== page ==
If you’re looking for a new stage mic, it’s worth looking further afield than the usual models — as these classy examples prove!
When you think of vocal stage mics, Audix might not be the first name that springs to mind, but the US–based company have been in the microphone business for 30 years. Their mics are designed, assembled and individually tested at their Oregon factory, and once you register your microphone, you get a full five-year warranty. The mics we are looking at here are all dynamic models in the Audix OM series, intended primarily for professional live use (though they also have numerous studio applications).
There are six mics in the range, designated the OM2, OM3, OM5, OM6, OM7 and OM11, and their price goes up in order of model number. We were provided with one of each of the four higher–numbered models for this review. A common feature of all these microphones is a very light diaphragm structure, enabling the upper frequency response limit to be pushed a little higher than you might expect from a dynamic microphone. A soft pouch and clip come as standard with each mic.
Tailored for close–up vocal use, the OM5 has a hypercardioid polar pattern to help maximise separation from other sound sources on stage, and also to maintain a high feedback threshold; its off–axis rejection is specified as 30dB. Besides vocals, other suggested uses include sax, brass, guitar, dobro, flute, percussion and drums. It is able to handle SPLs in excess of 144dB, while a low–frequency roll–off below 120Hz helps balance the natural bass boost caused by the proximity effect, and at the same time reduces the effect of low–frequency handling noise or stage vibration.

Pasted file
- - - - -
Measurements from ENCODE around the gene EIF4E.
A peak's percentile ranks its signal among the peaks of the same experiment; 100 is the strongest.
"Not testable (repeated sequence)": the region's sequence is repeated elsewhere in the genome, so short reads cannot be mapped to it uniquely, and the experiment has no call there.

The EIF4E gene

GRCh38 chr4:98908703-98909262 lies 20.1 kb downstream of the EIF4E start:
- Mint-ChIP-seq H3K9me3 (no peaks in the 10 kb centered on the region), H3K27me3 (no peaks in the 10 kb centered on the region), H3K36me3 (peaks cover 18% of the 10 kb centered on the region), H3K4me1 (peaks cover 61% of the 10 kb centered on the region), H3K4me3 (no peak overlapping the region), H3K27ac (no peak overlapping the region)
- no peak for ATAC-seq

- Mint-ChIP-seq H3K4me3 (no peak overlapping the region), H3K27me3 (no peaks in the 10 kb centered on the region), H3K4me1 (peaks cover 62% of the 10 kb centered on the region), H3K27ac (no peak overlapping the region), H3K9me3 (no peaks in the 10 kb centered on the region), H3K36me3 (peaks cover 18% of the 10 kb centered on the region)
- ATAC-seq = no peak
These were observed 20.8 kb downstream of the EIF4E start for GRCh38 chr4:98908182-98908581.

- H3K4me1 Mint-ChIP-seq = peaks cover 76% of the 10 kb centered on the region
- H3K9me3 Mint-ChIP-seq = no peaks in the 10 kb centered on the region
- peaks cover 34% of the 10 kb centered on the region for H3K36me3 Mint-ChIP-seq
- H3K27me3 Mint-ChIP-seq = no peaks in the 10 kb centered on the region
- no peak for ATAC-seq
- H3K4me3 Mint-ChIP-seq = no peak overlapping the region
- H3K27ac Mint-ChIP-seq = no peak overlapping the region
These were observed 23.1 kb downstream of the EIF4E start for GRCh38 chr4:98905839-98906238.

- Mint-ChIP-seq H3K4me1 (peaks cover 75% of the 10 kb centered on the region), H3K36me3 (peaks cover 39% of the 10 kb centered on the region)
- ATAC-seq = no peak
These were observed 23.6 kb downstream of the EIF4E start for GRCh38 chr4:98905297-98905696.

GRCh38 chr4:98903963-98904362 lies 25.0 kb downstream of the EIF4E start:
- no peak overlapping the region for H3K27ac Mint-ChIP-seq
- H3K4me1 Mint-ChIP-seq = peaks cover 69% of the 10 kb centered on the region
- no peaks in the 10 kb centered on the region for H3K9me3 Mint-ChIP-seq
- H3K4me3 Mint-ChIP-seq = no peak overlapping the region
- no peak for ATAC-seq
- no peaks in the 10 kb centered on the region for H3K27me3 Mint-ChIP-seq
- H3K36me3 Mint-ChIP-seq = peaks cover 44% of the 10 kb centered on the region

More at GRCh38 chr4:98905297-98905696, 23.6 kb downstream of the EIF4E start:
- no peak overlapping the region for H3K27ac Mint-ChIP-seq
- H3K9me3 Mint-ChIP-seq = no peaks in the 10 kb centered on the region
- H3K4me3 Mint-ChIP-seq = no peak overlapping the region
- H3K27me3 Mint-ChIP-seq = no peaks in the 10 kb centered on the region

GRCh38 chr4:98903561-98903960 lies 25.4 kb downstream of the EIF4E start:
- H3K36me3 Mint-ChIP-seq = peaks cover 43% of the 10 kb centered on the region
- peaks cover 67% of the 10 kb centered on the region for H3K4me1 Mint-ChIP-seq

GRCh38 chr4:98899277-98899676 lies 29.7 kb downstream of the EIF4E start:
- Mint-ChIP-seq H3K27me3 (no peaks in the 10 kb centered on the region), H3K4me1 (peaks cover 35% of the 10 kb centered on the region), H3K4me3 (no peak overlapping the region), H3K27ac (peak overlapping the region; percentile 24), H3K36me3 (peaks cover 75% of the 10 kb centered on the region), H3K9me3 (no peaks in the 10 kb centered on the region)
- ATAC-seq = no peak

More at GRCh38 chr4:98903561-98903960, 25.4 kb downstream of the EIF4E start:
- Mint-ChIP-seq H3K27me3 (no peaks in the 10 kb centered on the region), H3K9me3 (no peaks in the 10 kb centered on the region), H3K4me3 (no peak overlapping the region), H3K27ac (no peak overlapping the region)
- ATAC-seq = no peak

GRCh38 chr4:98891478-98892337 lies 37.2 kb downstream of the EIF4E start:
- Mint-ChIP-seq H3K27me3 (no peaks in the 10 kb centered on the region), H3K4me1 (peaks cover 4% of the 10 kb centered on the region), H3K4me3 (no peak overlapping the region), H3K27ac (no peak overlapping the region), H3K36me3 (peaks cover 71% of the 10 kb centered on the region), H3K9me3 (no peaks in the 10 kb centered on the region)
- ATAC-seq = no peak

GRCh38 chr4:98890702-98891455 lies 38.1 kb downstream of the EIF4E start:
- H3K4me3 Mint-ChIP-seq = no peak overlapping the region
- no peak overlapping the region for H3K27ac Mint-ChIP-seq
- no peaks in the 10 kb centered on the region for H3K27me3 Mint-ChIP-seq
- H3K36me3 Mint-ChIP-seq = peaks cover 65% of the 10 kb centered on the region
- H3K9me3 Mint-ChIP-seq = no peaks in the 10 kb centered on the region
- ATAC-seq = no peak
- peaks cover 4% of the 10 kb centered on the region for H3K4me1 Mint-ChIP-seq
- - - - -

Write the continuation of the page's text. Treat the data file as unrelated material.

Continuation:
As with virtually every other live vocal mic, the frequency response is shaped to enhance clarity and projection. In this case there’s a slight hump in the 100 to 200 Hz region to add weight to the voice, with a wide presence ‘plateau’ extending from around 3kHz to 12kHz, adding around 6dB of lift at the highest point. The frequency range of 48Hz to 19kHz is presented without any reference dB levels, but judging by the provided graphs, these are more likely to relate to the –6dB points than the more usual –3dB points. Sensitivity is specified as 2mV/Pa at 1kHz, which is typical for this type of microphone.
Physically the mic has a distinctive flared body shape, and both the zinc body and steel basket are finished in a durable black coating. The basket unscrews and has a foam lining that can be removed for cleaning, while gold–plated XLR pins ensure a good contact. Accessories comprise a soft zip bag and a plastic stand clip complete with EU thread adaptor.